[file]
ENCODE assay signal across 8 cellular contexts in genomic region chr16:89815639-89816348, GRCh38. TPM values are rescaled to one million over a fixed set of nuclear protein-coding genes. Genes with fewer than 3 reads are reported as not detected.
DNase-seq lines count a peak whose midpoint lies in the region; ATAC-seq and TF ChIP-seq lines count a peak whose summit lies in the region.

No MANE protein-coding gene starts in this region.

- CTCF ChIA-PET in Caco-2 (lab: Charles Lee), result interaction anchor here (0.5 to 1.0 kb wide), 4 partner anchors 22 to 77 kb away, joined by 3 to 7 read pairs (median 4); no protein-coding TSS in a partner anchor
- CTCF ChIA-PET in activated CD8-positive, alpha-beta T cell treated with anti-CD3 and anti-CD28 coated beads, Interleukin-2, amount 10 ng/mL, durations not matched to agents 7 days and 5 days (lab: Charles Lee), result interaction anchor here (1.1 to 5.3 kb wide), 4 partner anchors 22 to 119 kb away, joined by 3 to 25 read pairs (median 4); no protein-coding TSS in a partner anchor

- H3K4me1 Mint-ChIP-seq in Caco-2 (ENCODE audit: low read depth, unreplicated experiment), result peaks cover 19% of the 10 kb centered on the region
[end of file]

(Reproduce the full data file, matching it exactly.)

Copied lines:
ENCODE assay signal across 8 cellular contexts in genomic region chr16:89815639-89816348, GRCh38. TPM values are rescaled to one million over a fixed set of nuclear protein-coding genes. Genes with fewer than 3 reads are reported as not detected.
DNase-seq lines count a peak whose midpoint lies in the region; ATAC-seq and TF ChIP-seq lines count a peak whose summit lies in the region.

No MANE protein-coding gene starts in this region.

- CTCF ChIA-PET in Caco-2 (lab: Charles Lee), result interaction anchor here (0.5 to 1.0 kb wide), 4 partner anchors 22 to 77 kb away, joined by 3 to 7 read pairs (median 4); no protein-coding TSS in a partner anchor
- CTCF ChIA-PET in activated CD8-positive, alpha-beta T cell treated with anti-CD3 and anti-CD28 coated beads, Interleukin-2, amount 10 ng/mL, durations not matched to agents 7 days and 5 days (lab: Charles Lee), result interaction anchor here (1.1 to 5.3 kb wide), 4 partner anchors 22 to 119 kb away, joined by 3 to 25 read pairs (median 4); no protein-coding TSS in a partner anchor

- H3K4me1 Mint-ChIP-seq in Caco-2 (ENCODE audit: low read depth, unreplicated experiment), result peaks cover 19% of the 10 kb centered on the region